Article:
New research conducted by The University of Manchester has found that GPs’ patients can feel alienated by lack of trust, impersonal processes and that this presents problems to improving their safety.
Most research into patient safety focuses on the systems operated by health services. This is particularly focused on hospitals. However, most encounters occur within GP services where relationships between doctor and patient can form a significant part of reaching successful diagnosis and treatment.
The team from the NIHR Greater Manchester Primary Care Patient Safety Translational Research Centre (PSTRC) at NHS Greater Manchester and The University of Manchester decided to ask patients about their experiences with GPs in the context of their perception of safety.
They interviewed 38 people recruited from nine practices in urban, small town and city locations in North West England. They were asked to share their views about their practice and to put these in the context of their safety.
One of the main themes which developed was about trust and how much this affected their health. Several patients who were smokers were reluctant to tell their GP about their problems for fear of being perceived negatively. Others who had mental health problems were worried that doctors wouldn’t take their physical symptoms seriously.
This patient told the interviewers: “[The GP] went in there thinking, ‘This woman’s got mental health issues. I’m going to completely discount anything she’s saying because it’s all in her head.’ And she let that get in the way of her consultation with me.”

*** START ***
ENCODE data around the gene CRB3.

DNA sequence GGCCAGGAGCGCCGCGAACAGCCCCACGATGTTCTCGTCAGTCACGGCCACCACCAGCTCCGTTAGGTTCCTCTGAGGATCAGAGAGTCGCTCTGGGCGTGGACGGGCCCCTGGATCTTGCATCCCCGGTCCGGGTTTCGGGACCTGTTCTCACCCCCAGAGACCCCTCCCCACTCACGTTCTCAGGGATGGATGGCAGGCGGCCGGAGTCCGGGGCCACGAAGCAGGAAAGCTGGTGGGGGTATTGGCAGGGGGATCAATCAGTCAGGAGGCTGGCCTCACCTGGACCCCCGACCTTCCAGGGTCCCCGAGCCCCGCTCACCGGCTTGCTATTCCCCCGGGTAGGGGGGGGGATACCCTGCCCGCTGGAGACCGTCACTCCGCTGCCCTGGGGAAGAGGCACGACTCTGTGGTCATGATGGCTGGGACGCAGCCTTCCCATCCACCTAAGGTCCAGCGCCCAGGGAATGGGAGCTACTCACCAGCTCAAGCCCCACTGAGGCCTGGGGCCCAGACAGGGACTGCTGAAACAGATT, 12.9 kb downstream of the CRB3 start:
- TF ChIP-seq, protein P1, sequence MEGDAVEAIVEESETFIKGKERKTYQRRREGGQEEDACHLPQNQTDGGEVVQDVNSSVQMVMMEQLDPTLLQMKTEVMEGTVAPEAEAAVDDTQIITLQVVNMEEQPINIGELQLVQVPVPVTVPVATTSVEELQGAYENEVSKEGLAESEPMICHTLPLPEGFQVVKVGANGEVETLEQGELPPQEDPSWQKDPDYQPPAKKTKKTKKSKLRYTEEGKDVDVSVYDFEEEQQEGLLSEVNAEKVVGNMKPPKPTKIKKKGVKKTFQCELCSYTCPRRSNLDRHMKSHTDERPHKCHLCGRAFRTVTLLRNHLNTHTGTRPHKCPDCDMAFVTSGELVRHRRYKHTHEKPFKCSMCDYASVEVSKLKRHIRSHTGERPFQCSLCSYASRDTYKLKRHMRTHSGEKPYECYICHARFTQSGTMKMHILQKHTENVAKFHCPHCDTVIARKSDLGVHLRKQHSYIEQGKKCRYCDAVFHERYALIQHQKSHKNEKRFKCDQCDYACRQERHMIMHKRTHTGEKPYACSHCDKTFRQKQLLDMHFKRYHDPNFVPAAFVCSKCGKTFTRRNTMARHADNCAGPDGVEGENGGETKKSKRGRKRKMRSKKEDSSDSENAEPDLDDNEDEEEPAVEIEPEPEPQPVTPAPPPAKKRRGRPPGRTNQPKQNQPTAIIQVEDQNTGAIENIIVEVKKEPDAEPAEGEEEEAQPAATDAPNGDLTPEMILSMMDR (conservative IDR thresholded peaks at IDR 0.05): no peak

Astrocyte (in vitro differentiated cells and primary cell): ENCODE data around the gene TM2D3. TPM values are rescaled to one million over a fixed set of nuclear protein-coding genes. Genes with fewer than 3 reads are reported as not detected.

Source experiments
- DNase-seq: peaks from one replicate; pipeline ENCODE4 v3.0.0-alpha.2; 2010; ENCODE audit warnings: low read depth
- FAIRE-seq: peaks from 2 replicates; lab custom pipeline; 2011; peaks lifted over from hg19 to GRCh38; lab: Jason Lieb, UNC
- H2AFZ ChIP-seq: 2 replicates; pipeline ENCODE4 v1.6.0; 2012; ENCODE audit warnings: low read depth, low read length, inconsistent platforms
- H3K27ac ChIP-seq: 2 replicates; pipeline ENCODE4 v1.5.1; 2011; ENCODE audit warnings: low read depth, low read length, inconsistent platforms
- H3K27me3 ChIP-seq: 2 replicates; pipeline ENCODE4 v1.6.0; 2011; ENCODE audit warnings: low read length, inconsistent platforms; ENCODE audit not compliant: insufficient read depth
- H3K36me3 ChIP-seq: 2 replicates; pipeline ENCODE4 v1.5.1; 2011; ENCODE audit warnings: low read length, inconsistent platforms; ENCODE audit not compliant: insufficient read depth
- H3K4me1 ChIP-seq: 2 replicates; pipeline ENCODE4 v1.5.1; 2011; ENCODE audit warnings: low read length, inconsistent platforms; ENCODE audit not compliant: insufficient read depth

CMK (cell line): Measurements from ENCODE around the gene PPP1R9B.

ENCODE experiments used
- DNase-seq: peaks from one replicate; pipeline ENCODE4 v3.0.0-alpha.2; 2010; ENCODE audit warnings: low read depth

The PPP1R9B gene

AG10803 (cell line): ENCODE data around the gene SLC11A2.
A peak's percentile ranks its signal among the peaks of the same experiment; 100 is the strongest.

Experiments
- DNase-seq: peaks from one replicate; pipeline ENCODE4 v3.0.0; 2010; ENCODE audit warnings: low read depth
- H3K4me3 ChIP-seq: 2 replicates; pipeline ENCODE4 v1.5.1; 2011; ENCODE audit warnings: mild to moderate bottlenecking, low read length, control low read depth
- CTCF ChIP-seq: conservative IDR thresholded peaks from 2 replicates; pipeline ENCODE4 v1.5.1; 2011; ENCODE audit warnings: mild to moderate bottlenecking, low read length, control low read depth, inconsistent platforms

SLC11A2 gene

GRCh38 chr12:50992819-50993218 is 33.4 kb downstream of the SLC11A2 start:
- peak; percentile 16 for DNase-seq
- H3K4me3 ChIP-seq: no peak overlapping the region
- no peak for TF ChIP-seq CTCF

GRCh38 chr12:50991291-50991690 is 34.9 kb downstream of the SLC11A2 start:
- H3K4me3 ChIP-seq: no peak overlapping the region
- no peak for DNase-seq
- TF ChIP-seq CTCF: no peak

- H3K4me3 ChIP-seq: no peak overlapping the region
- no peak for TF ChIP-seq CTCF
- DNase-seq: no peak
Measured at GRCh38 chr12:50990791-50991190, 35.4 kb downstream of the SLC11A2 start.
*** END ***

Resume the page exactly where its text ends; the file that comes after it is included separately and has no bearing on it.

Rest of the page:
Professor Stephen Campbell, Principal Investigator and Lead of the NIHR PSTRC, who led the study said: “Problems of patients’ perceptions of how they are treated by their doctors can be a serious safety issue. If people are not attending surgeries or withholding information then they can be putting their health at risk.
“Some instances that we found demonstrate that these issues of psychological safety may outweigh fear of physical illness.”
Alongside this research, the academics have been working with the Patients Association to collate a mixture of positive and negative views from patients in a series of 30 videos and audio recordings. In one, a patient talks about an experience with their GP in terms of an examination with a chaperone present which caused the patient not to return to the surgery.
Other patients interviewed in the research talked about being alienated by processes. The triage system operated by receptionists made some feel uncomfortable and other patients spoke of the difficulty in arranging appointments with the same doctor each time they visited – damaging the feeling of trust and continuity.
Professor Campbell said: “From just a small group of patients interviewed in this research and in the video testimony, we’ve been able to see several themes emerging. On the whole, patients trust their GP and have good experiences.
“However, it’s clear that more attention needs to be paid by both doctors and patients to build good communication and trust between patients and their GPs. If it isn’t, there is a danger that some people’s fears may outweigh their concern for their own health.”
Trust, temporality and systems: how do patients understand patient safety in primary care? A qualitative study, Penny Rhodes PhD, Stephen Campbell PhD BA (hons) MA (Econ), and Caroline Sanders PhD, Health Expectations, doi: 10.1111/hex.12342, published online 3 February 2015.
Source: Manchester University